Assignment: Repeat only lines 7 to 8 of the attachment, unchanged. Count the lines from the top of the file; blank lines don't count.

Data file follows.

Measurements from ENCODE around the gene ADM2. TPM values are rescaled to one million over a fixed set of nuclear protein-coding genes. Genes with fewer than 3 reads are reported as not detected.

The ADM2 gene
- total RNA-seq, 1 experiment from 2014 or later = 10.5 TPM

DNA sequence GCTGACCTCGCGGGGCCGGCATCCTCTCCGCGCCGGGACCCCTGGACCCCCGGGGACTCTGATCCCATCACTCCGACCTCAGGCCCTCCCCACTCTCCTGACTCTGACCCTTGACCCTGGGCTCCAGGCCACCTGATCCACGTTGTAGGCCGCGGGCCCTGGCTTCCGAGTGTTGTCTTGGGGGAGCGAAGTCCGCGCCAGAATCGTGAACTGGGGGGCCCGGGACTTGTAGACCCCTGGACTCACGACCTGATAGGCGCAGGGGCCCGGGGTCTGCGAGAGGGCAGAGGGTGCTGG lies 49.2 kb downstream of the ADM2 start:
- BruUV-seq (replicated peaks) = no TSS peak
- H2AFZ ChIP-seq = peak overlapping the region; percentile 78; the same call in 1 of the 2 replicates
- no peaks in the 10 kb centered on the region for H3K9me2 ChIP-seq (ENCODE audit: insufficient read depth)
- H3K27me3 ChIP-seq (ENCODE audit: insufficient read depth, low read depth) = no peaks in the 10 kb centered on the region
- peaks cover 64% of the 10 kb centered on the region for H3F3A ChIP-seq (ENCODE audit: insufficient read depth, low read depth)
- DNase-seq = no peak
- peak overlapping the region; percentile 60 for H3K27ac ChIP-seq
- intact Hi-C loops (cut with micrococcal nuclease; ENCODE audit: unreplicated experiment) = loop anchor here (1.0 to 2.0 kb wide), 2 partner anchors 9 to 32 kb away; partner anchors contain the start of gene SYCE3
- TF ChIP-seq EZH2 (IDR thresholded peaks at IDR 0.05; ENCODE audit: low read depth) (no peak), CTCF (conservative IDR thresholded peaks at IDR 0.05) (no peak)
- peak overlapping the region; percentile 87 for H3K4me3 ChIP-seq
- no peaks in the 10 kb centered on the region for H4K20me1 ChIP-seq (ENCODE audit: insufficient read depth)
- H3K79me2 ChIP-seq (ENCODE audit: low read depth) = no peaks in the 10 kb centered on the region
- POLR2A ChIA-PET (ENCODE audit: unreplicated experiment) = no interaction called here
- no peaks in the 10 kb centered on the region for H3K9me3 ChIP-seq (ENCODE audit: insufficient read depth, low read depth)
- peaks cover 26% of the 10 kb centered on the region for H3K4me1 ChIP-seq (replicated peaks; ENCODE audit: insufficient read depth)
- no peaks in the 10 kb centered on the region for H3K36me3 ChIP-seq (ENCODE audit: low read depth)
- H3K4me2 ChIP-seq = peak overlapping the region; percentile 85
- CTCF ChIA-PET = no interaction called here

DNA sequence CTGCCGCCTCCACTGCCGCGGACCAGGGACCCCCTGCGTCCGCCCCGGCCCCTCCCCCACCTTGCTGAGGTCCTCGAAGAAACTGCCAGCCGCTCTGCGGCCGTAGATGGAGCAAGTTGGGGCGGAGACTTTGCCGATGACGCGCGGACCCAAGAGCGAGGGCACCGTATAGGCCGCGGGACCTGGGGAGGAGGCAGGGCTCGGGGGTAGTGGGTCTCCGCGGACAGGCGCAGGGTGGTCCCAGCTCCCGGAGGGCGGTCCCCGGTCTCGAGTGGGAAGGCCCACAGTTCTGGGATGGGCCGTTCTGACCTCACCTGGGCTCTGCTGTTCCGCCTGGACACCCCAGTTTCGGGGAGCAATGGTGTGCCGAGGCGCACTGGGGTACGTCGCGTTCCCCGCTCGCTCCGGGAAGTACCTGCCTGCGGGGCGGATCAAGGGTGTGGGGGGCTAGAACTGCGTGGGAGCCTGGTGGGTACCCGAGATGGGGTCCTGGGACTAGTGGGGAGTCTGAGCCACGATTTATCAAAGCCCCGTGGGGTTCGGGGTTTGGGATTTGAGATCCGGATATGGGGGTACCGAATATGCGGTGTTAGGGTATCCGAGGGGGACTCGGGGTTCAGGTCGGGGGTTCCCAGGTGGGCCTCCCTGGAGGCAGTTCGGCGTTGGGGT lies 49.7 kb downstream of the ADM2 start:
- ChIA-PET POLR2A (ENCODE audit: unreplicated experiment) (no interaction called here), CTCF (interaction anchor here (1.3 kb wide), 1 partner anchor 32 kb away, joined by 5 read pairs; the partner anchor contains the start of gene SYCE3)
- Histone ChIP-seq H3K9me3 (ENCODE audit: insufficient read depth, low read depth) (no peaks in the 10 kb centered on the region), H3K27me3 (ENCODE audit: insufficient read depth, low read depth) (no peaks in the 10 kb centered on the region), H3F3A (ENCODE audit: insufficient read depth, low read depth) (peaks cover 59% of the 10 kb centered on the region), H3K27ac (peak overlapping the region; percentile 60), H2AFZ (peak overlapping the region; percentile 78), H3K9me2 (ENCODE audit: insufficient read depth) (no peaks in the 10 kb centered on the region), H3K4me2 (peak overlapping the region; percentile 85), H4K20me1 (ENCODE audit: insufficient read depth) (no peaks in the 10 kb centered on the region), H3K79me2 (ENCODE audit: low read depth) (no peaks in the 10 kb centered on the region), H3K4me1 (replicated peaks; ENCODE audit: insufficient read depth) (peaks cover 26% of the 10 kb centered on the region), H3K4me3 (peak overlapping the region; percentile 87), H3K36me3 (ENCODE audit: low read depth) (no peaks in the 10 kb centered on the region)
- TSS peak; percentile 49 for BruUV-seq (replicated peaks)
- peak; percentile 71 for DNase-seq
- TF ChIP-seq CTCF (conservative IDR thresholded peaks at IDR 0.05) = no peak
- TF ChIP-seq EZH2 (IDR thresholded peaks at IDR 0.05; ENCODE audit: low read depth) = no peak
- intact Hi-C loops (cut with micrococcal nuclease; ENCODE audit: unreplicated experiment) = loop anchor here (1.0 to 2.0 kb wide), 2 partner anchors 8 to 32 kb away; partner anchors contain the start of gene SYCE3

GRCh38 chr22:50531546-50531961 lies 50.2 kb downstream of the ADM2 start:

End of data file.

- no peaks in the 10 kb centered on the region for H3K9me2 ChIP-seq (ENCODE audit: insufficient read depth)
- H3K27me3 ChIP-seq (ENCODE audit: insufficient read depth, low read depth) = no peaks in the 10 kb centered on the region